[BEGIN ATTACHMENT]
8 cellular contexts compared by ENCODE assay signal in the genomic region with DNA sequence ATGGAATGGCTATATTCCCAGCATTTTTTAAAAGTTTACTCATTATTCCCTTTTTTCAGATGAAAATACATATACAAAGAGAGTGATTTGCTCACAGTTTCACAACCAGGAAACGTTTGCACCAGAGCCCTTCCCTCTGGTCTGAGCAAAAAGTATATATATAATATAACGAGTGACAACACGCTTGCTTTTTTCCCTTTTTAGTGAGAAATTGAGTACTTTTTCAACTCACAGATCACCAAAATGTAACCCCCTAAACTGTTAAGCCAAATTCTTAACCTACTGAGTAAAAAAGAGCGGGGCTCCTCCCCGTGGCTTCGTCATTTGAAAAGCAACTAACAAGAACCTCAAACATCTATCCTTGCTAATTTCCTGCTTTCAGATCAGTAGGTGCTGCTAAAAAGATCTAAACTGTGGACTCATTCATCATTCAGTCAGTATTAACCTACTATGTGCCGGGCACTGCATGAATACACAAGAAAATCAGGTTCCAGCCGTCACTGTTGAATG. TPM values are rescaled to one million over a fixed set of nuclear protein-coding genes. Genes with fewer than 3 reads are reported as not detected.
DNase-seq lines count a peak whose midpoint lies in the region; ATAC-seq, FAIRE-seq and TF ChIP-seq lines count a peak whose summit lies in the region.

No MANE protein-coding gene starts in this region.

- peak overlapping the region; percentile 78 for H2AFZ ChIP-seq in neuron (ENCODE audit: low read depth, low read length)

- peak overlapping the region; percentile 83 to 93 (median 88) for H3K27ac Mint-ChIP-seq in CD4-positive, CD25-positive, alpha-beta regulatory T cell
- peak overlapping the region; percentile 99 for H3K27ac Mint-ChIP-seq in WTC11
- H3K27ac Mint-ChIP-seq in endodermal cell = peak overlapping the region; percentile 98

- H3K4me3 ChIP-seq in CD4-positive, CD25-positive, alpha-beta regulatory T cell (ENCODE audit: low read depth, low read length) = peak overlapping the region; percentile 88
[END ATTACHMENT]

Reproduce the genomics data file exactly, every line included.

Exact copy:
8 cellular contexts compared by ENCODE assay signal in the genomic region with DNA sequence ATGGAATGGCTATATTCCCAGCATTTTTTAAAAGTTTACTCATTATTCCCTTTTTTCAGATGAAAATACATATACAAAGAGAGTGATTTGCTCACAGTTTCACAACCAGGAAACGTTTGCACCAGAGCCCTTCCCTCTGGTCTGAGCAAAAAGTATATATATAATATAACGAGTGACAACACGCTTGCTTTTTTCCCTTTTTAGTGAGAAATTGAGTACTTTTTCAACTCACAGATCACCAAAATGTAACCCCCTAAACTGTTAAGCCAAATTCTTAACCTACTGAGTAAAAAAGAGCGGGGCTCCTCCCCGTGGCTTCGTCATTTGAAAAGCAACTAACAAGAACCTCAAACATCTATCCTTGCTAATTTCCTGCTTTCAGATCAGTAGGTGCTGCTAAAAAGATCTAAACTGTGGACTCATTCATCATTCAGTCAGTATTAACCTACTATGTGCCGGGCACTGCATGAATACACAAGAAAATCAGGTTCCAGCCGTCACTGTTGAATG. TPM values are rescaled to one million over a fixed set of nuclear protein-coding genes. Genes with fewer than 3 reads are reported as not detected.
DNase-seq lines count a peak whose midpoint lies in the region; ATAC-seq, FAIRE-seq and TF ChIP-seq lines count a peak whose summit lies in the region.

No MANE protein-coding gene starts in this region.

- peak overlapping the region; percentile 78 for H2AFZ ChIP-seq in neuron (ENCODE audit: low read depth, low read length)

- peak overlapping the region; percentile 83 to 93 (median 88) for H3K27ac Mint-ChIP-seq in CD4-positive, CD25-positive, alpha-beta regulatory T cell
- peak overlapping the region; percentile 99 for H3K27ac Mint-ChIP-seq in WTC11
- H3K27ac Mint-ChIP-seq in endodermal cell = peak overlapping the region; percentile 98

- H3K4me3 ChIP-seq in CD4-positive, CD25-positive, alpha-beta regulatory T cell (ENCODE audit: low read depth, low read length) = peak overlapping the region; percentile 88